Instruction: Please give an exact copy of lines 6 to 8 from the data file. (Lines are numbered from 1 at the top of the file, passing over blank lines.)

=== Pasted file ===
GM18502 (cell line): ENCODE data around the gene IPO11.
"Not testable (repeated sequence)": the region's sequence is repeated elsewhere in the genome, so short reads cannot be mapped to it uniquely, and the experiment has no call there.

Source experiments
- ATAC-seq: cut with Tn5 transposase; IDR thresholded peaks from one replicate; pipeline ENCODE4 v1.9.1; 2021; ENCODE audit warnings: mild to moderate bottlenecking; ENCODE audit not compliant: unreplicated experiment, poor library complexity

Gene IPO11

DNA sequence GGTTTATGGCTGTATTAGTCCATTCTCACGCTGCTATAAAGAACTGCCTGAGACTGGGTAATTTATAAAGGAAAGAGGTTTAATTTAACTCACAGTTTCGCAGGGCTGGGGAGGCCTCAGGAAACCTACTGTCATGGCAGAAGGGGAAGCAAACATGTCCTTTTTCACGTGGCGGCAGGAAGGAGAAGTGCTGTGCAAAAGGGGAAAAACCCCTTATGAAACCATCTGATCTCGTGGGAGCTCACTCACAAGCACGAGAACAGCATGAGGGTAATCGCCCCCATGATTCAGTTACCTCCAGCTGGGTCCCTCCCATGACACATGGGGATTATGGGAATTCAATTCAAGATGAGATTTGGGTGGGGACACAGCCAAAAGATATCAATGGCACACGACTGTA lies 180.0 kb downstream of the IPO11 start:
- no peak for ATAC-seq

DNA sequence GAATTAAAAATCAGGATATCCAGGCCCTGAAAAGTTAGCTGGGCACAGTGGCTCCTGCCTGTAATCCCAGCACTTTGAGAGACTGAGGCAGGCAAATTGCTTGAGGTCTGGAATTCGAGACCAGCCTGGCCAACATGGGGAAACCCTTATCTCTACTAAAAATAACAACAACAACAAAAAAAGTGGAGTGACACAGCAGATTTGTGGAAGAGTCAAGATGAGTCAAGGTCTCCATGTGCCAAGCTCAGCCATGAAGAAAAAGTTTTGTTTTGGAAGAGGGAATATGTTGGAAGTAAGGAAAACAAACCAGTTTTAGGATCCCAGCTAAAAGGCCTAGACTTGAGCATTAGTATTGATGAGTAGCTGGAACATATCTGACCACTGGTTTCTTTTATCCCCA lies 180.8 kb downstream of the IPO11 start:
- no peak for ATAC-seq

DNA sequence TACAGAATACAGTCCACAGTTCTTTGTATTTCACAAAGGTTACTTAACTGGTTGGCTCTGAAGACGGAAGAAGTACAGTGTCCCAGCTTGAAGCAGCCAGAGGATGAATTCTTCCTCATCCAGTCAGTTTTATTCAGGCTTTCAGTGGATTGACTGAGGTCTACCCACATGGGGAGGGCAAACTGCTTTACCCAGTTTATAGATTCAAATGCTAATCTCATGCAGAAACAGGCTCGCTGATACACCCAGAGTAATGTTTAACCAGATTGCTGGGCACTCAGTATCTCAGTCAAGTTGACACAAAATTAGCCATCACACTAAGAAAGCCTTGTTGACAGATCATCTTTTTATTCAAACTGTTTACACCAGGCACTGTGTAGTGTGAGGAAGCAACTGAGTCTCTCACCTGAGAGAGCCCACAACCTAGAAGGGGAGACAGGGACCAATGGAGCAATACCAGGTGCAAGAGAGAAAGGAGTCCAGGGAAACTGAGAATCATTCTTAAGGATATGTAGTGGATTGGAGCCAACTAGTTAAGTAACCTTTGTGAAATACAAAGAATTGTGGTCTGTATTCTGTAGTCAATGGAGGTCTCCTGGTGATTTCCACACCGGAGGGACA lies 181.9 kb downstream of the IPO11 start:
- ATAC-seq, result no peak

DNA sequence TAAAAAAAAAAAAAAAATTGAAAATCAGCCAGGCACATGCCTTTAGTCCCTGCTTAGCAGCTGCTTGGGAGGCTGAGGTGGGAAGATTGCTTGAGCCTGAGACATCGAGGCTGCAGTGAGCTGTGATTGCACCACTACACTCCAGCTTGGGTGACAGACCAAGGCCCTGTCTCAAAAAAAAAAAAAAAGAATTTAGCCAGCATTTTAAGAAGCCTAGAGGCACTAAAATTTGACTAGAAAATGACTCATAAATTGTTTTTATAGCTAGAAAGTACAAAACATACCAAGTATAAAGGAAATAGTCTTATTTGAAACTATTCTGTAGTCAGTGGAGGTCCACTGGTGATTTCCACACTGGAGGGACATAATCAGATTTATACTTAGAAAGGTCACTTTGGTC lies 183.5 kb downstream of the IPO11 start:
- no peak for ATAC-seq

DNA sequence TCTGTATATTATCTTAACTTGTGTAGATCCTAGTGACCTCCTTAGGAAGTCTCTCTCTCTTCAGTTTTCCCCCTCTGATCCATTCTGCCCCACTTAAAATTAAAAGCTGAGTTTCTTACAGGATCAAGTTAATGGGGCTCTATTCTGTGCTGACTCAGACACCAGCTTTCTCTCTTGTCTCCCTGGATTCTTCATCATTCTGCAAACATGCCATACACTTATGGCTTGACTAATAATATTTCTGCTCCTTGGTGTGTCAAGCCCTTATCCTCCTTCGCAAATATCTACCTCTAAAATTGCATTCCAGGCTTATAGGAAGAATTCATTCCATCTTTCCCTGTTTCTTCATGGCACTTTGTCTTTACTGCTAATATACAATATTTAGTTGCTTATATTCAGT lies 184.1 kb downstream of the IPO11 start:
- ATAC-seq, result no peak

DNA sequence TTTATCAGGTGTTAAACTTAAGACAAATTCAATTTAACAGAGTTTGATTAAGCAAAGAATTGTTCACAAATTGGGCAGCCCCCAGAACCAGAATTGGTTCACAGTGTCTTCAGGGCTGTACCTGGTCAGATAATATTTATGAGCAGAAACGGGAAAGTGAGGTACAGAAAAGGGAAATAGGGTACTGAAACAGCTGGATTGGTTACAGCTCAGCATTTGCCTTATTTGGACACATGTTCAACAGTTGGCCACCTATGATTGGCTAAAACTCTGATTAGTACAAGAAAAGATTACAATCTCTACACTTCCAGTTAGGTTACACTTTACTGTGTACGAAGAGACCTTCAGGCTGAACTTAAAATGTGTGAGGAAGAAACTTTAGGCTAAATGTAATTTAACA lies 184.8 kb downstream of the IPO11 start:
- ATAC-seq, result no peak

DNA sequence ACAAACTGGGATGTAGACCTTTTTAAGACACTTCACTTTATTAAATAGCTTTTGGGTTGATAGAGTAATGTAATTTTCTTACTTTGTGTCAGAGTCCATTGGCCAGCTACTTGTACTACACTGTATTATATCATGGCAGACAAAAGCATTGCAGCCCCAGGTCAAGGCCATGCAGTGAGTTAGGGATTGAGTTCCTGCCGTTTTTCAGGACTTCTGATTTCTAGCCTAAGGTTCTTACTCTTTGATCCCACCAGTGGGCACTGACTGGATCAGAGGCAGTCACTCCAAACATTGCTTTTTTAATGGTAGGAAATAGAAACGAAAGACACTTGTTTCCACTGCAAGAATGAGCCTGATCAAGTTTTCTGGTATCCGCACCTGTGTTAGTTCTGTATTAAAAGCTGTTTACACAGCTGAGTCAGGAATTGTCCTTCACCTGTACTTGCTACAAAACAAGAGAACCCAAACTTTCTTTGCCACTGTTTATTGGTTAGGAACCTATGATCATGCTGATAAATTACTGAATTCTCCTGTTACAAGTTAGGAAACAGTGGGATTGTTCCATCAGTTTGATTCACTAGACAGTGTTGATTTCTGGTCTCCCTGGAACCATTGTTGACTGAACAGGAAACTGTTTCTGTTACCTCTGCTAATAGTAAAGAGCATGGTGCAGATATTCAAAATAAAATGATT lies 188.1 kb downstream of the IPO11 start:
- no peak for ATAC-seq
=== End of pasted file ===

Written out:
DNA sequence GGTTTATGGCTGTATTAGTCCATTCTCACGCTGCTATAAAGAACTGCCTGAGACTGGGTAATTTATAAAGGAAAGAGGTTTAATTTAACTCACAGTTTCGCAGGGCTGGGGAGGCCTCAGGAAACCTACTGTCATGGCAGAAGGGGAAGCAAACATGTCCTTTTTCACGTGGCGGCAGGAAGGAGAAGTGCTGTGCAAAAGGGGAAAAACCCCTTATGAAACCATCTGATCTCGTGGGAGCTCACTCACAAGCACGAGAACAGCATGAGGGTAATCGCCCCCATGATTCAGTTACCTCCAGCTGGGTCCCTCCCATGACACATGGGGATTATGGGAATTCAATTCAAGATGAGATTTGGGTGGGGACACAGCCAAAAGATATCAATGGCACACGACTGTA lies 180.0 kb downstream of the IPO11 start:
- no peak for ATAC-seq

DNA sequence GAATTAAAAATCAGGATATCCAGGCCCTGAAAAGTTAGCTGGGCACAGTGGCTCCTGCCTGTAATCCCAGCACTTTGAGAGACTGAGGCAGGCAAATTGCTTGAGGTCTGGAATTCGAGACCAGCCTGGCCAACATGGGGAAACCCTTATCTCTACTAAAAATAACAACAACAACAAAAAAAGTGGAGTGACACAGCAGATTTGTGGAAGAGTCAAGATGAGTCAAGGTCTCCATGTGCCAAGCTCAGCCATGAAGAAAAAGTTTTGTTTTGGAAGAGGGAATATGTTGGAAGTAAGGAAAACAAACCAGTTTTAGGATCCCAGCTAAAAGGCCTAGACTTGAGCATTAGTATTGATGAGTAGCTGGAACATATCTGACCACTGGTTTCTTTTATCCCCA lies 180.8 kb downstream of the IPO11 start: